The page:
Lonely people's brains work differently than the brains of non-lonely people
Historically, most of the evidence and data surrounding loneliness comes from behavioral observation. For instance, it has been proven that lonely people spend more time looking at signals of social threat.
Recent research by Stephanie and John Cacioppo -- a husband-and-wife research team at the University of Chicago -- provides the first glimpse of evidence that lonely people's brains actually work differently than the brains of non-lonely people.
Their findings revealed information that explains the evolutionary reasoning behind loneliness. Feeling lonely triggers a myriad of brain-related changes that put people into a socially nervous mode and state of mind.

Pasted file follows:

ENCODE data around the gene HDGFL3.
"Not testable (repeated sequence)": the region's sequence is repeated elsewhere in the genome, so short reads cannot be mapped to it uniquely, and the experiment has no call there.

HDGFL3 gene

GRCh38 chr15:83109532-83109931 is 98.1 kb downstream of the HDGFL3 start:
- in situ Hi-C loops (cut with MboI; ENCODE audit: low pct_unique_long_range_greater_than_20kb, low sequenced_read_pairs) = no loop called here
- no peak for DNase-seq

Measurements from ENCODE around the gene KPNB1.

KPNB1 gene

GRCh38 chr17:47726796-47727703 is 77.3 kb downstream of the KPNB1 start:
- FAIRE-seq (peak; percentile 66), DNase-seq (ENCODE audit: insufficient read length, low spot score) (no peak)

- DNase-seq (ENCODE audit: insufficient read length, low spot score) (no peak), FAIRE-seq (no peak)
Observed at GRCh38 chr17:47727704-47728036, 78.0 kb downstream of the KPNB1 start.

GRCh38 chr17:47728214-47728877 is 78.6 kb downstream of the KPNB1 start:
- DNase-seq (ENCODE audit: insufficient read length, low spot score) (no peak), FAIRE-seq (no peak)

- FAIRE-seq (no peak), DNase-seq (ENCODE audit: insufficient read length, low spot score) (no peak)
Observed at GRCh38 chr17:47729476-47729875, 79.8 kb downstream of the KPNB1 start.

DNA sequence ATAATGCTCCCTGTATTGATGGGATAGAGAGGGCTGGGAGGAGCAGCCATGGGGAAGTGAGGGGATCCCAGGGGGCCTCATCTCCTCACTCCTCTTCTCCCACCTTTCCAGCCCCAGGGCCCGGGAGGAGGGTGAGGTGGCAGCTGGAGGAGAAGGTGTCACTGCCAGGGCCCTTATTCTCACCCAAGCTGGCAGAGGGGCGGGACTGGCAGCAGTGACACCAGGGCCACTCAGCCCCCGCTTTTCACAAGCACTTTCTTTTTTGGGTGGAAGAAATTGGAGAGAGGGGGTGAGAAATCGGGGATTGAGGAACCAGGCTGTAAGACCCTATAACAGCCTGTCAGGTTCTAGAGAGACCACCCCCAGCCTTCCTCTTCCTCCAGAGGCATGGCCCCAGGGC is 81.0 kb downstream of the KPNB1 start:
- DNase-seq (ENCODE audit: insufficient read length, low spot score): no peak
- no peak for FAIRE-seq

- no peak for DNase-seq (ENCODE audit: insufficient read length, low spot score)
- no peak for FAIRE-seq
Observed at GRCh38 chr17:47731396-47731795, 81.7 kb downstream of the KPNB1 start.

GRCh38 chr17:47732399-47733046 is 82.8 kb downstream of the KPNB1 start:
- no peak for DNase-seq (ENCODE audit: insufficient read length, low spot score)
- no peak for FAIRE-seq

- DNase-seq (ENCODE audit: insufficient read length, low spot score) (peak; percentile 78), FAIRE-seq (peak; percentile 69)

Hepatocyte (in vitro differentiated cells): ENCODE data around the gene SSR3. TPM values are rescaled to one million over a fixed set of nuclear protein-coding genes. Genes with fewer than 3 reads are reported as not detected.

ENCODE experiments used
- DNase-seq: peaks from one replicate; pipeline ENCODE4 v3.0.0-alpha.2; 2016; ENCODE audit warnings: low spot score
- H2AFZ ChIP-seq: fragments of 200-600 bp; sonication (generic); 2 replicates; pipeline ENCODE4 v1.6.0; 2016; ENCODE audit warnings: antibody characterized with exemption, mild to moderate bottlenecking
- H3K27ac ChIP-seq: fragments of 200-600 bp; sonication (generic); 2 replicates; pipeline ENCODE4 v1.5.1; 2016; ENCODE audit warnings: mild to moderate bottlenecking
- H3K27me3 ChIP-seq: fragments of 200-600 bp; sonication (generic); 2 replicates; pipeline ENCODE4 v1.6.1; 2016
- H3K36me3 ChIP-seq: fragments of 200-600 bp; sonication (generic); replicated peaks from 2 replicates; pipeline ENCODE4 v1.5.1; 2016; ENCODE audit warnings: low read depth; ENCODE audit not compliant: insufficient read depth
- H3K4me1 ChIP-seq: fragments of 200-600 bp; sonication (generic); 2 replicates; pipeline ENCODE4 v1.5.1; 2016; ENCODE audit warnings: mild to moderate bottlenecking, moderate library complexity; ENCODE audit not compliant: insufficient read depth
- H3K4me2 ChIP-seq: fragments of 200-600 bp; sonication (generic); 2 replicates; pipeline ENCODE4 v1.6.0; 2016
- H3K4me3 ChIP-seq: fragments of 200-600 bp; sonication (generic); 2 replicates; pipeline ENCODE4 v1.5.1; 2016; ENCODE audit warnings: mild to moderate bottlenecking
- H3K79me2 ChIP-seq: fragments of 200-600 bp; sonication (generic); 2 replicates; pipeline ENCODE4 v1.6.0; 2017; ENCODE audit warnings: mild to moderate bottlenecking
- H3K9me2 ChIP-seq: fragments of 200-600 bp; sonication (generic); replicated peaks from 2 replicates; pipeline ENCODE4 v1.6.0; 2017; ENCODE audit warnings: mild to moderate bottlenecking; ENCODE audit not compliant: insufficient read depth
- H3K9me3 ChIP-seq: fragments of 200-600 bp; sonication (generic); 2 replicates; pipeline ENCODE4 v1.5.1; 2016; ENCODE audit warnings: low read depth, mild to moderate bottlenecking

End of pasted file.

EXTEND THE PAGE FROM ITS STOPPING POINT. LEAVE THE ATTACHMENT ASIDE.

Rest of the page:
The Cacioppos surveyed 38 "very lonely" people and 32 people who claimed that they didn't feel lonely (with loneliness defined as the subjective feeling of isolation). They placed 128 sensors on each participant's head, which recorded each participant's brain waves through electro-encephalography (EEG), a technology that measures brain activity changes over short time period.
After securing the apparatus, participants were asked to look at various words on computer screens and then indicate which colors they were written in: This is also known as the Stroop Effect.
The experiment projected both negative and positive words, and the researchers studied the participants' brain waves to how the brains responded to words that were negative in nature.
Lonely people's brains responded to the negative words more quickly than the brains of the non-lonely people. These discrepancies open up huge doors for further exploration about the psychology behind loneliness.
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